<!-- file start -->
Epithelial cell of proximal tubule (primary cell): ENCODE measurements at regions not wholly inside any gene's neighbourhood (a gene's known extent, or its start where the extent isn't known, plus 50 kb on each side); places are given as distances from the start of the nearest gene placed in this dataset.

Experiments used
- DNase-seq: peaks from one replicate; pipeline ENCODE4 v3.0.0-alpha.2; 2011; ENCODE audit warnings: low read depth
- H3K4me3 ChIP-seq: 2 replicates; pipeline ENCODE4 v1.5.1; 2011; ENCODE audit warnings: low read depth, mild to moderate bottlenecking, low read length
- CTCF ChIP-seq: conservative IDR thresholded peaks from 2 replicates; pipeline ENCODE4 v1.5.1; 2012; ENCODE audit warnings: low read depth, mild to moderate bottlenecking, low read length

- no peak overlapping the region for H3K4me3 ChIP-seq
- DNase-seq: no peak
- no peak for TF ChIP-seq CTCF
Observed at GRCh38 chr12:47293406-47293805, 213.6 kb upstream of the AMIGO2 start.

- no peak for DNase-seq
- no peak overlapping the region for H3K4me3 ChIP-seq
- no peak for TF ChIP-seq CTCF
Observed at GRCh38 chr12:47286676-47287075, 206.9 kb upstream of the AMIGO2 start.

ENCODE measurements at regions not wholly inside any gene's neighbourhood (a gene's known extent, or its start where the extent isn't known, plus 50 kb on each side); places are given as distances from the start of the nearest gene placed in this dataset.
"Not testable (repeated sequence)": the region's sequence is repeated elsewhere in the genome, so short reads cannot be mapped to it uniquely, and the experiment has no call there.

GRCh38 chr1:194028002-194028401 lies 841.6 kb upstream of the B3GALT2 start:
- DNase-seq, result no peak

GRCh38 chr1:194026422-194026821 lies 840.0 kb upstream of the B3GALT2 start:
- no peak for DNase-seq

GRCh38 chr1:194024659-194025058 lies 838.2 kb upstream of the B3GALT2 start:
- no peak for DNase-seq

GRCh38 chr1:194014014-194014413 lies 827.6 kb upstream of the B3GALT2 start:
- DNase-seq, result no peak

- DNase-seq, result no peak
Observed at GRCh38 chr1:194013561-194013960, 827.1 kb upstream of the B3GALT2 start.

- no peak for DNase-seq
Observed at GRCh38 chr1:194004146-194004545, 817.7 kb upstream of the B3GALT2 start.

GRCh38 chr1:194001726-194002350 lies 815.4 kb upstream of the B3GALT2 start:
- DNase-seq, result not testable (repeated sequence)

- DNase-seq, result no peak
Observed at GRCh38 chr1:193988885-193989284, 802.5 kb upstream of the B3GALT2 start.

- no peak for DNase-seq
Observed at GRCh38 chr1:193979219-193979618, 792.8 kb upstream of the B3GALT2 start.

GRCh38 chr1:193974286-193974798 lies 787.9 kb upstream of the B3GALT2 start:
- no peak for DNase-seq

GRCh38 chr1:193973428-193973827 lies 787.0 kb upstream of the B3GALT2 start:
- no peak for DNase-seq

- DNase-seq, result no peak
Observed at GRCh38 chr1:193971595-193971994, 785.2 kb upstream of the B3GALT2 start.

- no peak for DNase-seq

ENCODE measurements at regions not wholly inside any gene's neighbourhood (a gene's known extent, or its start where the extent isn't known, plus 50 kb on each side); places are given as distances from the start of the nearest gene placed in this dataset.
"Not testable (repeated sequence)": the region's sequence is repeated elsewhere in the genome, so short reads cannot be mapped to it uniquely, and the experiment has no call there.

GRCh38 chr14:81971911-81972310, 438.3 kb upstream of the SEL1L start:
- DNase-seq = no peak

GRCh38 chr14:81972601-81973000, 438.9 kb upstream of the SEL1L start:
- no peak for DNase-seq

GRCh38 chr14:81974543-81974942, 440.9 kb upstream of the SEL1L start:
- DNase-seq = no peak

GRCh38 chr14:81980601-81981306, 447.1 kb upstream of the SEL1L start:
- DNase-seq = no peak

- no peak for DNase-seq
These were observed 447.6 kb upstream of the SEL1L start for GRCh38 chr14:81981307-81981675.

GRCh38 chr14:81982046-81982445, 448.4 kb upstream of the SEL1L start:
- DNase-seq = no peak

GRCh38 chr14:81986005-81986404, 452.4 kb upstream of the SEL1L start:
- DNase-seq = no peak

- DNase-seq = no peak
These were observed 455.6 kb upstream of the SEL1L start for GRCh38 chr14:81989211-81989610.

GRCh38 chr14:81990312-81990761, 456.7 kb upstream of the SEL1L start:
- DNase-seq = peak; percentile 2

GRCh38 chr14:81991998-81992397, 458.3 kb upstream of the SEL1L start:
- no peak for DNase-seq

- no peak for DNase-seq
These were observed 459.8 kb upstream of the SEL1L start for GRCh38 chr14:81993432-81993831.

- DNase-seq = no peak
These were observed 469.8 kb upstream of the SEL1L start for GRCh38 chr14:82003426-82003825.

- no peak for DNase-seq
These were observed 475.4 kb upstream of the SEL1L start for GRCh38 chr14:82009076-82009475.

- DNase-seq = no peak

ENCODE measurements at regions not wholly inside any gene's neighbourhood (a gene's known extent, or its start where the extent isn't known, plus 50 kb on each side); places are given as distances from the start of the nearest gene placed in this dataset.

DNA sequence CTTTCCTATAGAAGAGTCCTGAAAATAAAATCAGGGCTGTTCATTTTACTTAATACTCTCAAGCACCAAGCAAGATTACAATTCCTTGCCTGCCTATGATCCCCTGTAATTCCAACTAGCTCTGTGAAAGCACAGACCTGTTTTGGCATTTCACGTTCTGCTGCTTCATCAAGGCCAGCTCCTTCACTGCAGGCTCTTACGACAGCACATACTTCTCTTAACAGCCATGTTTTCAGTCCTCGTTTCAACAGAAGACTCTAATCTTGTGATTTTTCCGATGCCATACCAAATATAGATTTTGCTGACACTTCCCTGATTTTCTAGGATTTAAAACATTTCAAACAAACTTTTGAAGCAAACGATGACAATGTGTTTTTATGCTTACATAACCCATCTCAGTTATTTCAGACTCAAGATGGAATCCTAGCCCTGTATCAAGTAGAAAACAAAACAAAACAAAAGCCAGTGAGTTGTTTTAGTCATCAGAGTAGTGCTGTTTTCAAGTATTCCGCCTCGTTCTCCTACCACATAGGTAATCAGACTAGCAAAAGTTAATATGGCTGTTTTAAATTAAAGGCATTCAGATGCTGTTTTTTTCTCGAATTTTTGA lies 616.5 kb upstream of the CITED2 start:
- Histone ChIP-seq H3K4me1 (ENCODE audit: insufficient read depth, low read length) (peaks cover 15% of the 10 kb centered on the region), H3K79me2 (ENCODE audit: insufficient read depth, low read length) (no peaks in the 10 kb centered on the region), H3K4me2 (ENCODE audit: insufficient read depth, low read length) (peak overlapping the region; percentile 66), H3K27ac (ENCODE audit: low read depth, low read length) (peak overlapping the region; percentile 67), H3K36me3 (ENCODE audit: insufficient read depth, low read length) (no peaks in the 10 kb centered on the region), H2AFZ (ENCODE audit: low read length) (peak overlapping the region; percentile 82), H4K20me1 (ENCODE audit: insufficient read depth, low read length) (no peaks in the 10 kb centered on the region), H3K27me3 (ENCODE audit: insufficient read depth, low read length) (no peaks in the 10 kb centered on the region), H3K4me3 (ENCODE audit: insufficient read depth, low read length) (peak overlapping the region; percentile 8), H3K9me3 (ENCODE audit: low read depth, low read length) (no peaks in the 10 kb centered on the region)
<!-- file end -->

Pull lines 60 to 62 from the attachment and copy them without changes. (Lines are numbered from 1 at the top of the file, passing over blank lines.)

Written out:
- DNase-seq = peak; percentile 2

GRCh38 chr14:81991998-81992397, 458.3 kb upstream of the SEL1L start:
- no peak for DNase-seq